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Key Markets: Sleaford Mods’ Hotly Articulated Rage

Posted by September 19th, 2015 No Comments »

Sleaford Mods – Key Markets
Harbinger Sound Records
By Graham Isaac  

It’s nearly impossible to review the new Sleaford Mods album as an album, without also reviewing Sleaford Mods the concept. Over the last few years, as the Nottingham duo have gained notoriety, much of the press has focused on the group’s age, politics, class stature, and mission statement, with passing references to the music. This is not entirely inappropriate; few non-hip hop groups in recent memory have attached as much importance to where they’re from, openly stating who their music is for. When you self-describe as “minimalist punk-hop for the working class,” you’re probably going to get more directed questions.

So it’s a bit vexing to review this record; as someone rather new to the Mods, but completely fucking on board, one hopes that the new record will be an indisputable masterpiece. Key Markets is not that; it takes a bit long to take off and stumbles a bit in parts, but it is a solid addition to the Mods’ arsenal.

That said, like many punk and hip hop artists, Sleaford Mods may not be an album band, and indeed, these days, would they really need to be? Vocalist/lyricist Jason Williamson still spits a mix of hotly articulated rage, cynical asides, and the odd right-down-the-middle punchline (“by Victoria’s not very good secret – they’re knickers, mate.”) but on Key Markets he sings a bit more. Tracks like the excellent “No Ones Bothered” and the less excellent “Tarantula Deadly Cargo” fall entirely on the sing side of Williamson’s talk/sing approach.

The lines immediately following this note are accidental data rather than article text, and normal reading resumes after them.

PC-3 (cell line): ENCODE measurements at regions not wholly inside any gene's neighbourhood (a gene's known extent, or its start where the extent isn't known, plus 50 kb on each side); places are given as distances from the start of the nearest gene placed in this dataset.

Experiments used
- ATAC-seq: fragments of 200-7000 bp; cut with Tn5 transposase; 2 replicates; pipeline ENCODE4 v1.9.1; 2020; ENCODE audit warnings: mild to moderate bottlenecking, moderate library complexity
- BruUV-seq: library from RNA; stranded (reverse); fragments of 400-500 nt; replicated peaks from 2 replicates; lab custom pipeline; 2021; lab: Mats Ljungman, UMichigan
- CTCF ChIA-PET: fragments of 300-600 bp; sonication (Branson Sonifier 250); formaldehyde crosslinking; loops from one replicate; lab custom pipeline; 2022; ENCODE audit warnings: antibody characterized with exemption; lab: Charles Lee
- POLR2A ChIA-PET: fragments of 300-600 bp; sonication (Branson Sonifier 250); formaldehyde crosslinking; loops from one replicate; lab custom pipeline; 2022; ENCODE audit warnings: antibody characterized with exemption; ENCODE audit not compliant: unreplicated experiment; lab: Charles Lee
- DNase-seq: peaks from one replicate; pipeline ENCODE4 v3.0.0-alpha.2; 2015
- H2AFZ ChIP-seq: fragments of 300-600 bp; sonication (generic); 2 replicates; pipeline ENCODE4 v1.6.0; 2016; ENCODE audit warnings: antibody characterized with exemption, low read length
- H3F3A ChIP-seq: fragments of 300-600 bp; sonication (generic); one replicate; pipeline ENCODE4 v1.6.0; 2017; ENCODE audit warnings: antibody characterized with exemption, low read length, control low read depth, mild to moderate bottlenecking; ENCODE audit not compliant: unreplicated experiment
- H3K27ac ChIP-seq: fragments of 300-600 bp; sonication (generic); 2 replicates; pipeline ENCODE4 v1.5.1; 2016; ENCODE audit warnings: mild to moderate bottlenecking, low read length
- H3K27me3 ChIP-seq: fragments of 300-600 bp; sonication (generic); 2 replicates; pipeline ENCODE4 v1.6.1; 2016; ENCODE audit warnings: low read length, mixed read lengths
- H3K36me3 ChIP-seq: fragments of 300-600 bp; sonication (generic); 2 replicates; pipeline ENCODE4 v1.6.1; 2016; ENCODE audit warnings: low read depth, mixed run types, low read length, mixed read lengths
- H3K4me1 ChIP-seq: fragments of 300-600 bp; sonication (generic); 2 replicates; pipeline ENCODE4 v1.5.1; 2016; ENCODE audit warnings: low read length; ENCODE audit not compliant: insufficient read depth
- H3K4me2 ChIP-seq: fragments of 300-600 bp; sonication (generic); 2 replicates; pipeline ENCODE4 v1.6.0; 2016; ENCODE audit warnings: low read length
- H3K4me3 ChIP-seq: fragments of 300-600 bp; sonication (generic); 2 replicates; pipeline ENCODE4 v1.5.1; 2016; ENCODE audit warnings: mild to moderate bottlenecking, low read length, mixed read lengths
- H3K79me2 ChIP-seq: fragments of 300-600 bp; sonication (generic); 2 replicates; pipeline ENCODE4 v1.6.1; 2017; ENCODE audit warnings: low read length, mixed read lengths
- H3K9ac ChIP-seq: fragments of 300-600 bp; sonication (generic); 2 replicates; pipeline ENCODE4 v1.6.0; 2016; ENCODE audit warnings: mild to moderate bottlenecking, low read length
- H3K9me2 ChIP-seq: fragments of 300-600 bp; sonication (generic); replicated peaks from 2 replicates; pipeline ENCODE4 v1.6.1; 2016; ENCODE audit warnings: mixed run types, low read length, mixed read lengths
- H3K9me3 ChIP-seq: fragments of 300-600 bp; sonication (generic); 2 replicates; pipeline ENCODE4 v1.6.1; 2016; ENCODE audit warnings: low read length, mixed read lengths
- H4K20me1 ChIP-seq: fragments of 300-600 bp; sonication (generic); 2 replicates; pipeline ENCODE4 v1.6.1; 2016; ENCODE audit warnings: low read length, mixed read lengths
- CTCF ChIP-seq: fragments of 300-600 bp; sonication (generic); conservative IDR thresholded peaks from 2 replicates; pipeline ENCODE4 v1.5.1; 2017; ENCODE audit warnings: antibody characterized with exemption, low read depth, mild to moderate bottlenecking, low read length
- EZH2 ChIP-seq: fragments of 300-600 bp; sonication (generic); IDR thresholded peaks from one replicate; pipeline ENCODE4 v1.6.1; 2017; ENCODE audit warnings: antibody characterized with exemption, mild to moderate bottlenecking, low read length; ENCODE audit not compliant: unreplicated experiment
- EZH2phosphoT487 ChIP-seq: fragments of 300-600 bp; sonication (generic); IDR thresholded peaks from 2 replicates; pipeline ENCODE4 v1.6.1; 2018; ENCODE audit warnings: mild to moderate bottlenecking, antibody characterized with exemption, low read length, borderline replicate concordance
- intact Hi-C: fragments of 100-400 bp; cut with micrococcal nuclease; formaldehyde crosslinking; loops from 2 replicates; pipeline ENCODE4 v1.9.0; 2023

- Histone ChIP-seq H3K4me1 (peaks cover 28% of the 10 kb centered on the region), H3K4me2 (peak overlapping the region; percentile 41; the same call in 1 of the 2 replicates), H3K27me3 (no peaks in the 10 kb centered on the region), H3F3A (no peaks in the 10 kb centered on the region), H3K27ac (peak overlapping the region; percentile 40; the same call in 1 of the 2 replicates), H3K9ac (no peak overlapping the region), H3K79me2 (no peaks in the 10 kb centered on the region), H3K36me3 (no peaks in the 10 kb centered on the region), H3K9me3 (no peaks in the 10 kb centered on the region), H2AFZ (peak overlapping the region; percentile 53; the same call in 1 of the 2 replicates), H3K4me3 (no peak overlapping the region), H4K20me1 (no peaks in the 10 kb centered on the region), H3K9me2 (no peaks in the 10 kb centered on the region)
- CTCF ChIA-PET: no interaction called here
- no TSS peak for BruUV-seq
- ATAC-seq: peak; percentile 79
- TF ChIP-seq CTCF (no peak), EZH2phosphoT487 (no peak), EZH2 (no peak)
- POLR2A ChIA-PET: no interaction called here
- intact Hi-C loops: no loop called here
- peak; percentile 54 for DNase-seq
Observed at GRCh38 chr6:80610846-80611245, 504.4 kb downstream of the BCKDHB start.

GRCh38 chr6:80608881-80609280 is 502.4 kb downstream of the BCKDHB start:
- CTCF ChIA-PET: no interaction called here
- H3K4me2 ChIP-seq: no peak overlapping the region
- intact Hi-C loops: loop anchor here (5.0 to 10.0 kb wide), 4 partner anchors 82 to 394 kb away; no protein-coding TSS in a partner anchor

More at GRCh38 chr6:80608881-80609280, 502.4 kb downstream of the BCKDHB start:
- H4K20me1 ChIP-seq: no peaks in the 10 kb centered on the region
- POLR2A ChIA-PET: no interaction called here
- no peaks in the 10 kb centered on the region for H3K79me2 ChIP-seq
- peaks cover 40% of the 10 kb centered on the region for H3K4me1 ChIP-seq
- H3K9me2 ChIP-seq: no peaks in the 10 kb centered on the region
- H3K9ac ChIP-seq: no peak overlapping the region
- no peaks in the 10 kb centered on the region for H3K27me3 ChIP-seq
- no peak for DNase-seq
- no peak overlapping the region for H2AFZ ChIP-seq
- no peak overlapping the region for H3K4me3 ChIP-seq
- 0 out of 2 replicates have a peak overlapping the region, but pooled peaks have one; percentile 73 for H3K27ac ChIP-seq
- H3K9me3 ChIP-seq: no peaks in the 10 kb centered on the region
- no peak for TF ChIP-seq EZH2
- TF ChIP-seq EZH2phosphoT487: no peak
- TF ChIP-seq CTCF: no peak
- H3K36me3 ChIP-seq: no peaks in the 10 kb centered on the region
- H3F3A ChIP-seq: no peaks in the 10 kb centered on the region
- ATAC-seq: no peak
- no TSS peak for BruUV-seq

Andrew Fearn’s beats are a bit more polished – still minimalist, but slight additions, such as the drop-out after the hook on “The Blob” or keyboard backings on “Face to Faces.” These are small additions, but demonstrate a handle on what makes music like this work. On the whole, the tracks here are slower than on last year’s blistering Divide and Exit, but this allows Williamson to conjure some creeping paranoia on cuts like “Silly Me” and “Arabia.”

It’s tempting to turn a review like this into a list of great quotes; suffice to say Williamson is one of the harshest, most captivating lyricists working in any genre; even the weakest tracks here are worth a twice-over. Which is why it’s disappointing when Williamson draws too heavily from his recent successes – he’s simply less interesting when going on about idiot sound guys or bands he doesn’t like than when he takes on political power structures, or the numbing effects of daily life. When he refers to Ed Milliband as “a chirping cunt who obviously wants the country in tatters,” there’s a sense of urgency; this is a voice we need. When he criticizes another band’s haircut, it’s you know, kinda funny. So the fact that four of the first five tracks trade a lot in the latter brand of kiss offs is far less compelling than the second half of the record, which contains most of the best songs, including the brilliant “In Quiet Streets.” Over Kearn’s bouncy, off-kilter bassline Williamson goes full barrel for three minutes before shifting into a haunting, sung outro that reveals the person behind the rage.

Still, the compelling, necessary, and often hilarious outweighs the rest by far. This album may not be the defining document for Sleaford Mods, but Kearns and Williamson will continue to define themselves on their own terms, no matter what. – (7.5/10)

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